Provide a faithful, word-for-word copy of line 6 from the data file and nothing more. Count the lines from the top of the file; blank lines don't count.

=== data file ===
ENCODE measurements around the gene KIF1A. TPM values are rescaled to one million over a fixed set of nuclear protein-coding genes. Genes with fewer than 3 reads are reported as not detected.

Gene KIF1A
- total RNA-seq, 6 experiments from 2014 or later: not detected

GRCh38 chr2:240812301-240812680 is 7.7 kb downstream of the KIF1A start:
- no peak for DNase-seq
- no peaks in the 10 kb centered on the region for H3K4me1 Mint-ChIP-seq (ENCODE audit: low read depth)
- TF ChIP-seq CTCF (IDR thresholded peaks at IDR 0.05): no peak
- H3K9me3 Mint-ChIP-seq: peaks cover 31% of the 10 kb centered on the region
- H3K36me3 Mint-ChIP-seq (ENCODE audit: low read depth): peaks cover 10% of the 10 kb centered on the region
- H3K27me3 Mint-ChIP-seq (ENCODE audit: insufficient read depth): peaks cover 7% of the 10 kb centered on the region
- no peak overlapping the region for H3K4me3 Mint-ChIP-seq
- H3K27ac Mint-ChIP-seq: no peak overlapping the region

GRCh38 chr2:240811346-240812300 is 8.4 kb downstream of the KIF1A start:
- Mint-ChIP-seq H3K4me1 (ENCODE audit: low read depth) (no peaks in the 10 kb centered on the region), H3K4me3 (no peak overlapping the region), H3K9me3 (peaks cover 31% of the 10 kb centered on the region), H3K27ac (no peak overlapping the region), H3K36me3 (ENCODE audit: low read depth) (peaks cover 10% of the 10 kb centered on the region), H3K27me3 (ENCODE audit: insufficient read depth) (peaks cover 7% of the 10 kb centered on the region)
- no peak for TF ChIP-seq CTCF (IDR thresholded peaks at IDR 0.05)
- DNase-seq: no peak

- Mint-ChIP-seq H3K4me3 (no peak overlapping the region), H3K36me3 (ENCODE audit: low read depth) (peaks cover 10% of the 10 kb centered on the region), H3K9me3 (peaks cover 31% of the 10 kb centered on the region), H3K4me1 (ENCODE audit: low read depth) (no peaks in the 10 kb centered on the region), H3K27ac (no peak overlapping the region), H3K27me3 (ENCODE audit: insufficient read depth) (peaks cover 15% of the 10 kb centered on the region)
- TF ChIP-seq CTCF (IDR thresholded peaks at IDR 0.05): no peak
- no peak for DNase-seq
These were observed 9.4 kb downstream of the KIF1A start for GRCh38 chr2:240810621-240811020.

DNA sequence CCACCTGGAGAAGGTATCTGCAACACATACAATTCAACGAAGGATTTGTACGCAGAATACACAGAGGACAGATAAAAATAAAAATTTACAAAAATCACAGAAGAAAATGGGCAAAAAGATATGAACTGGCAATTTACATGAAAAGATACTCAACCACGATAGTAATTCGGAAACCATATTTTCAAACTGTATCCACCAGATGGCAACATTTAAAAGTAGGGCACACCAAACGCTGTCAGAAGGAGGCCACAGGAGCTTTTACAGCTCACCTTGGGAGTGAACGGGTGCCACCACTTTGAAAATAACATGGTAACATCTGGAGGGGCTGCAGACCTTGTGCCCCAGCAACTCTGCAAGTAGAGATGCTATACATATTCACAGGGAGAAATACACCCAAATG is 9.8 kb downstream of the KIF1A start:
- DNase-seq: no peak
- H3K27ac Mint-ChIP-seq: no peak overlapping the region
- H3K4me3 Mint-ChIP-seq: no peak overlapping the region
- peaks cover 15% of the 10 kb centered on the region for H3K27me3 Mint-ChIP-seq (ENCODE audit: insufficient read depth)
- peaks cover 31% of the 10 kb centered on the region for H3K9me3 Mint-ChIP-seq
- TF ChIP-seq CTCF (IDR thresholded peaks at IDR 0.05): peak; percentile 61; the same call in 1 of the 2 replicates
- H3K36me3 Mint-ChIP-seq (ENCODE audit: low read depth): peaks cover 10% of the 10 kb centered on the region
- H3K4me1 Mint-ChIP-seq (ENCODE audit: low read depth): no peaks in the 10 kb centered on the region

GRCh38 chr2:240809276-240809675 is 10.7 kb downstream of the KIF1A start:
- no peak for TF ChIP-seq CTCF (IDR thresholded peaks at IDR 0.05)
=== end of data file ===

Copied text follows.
- no peaks in the 10 kb centered on the region for H3K4me1 Mint-ChIP-seq (ENCODE audit: low read depth)